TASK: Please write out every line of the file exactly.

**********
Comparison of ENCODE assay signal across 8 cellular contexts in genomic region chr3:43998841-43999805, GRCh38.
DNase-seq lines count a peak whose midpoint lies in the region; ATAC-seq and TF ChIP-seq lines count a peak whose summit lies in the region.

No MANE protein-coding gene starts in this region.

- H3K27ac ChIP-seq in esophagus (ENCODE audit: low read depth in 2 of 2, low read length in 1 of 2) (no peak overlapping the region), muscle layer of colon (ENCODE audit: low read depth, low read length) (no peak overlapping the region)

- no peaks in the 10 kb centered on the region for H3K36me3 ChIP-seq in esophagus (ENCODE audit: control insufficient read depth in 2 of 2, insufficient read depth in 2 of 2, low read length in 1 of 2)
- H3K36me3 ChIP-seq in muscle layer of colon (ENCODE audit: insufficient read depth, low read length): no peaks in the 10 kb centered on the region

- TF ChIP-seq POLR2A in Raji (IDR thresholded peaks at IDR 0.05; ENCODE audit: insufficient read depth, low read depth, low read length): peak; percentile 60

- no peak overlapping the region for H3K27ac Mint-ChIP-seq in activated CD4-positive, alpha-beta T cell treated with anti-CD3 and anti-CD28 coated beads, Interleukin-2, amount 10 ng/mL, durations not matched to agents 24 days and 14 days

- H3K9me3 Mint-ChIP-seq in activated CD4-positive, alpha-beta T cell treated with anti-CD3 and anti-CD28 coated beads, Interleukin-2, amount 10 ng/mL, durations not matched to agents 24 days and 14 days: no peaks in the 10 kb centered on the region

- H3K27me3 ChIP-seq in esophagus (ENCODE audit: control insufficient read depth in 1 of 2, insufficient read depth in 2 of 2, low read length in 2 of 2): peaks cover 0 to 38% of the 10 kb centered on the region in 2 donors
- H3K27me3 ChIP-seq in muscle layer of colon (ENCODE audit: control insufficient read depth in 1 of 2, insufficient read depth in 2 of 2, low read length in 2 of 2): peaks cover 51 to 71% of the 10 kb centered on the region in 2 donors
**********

Comparison of ENCODE assay signal across 8 cellular contexts in genomic region chr3:43998841-43999805, GRCh38.
DNase-seq lines count a peak whose midpoint lies in the region; ATAC-seq and TF ChIP-seq lines count a peak whose summit lies in the region.

No MANE protein-coding gene starts in this region.

- H3K27ac ChIP-seq in esophagus (ENCODE audit: low read depth in 2 of 2, low read length in 1 of 2) (no peak overlapping the region), muscle layer of colon (ENCODE audit: low read depth, low read length) (no peak overlapping the region)

- no peaks in the 10 kb centered on the region for H3K36me3 ChIP-seq in esophagus (ENCODE audit: control insufficient read depth in 2 of 2, insufficient read depth in 2 of 2, low read length in 1 of 2)
- H3K36me3 ChIP-seq in muscle layer of colon (ENCODE audit: insufficient read depth, low read length): no peaks in the 10 kb centered on the region

- TF ChIP-seq POLR2A in Raji (IDR thresholded peaks at IDR 0.05; ENCODE audit: insufficient read depth, low read depth, low read length): peak; percentile 60

- no peak overlapping the region for H3K27ac Mint-ChIP-seq in activated CD4-positive, alpha-beta T cell treated with anti-CD3 and anti-CD28 coated beads, Interleukin-2, amount 10 ng/mL, durations not matched to agents 24 days and 14 days

- H3K9me3 Mint-ChIP-seq in activated CD4-positive, alpha-beta T cell treated with anti-CD3 and anti-CD28 coated beads, Interleukin-2, amount 10 ng/mL, durations not matched to agents 24 days and 14 days: no peaks in the 10 kb centered on the region

- H3K27me3 ChIP-seq in esophagus (ENCODE audit: control insufficient read depth in 1 of 2, insufficient read depth in 2 of 2, low read length in 2 of 2): peaks cover 0 to 38% of the 10 kb centered on the region in 2 donors
- H3K27me3 ChIP-seq in muscle layer of colon (ENCODE audit: control insufficient read depth in 1 of 2, insufficient read depth in 2 of 2, low read length in 2 of 2): peaks cover 51 to 71% of the 10 kb centered on the region in 2 donors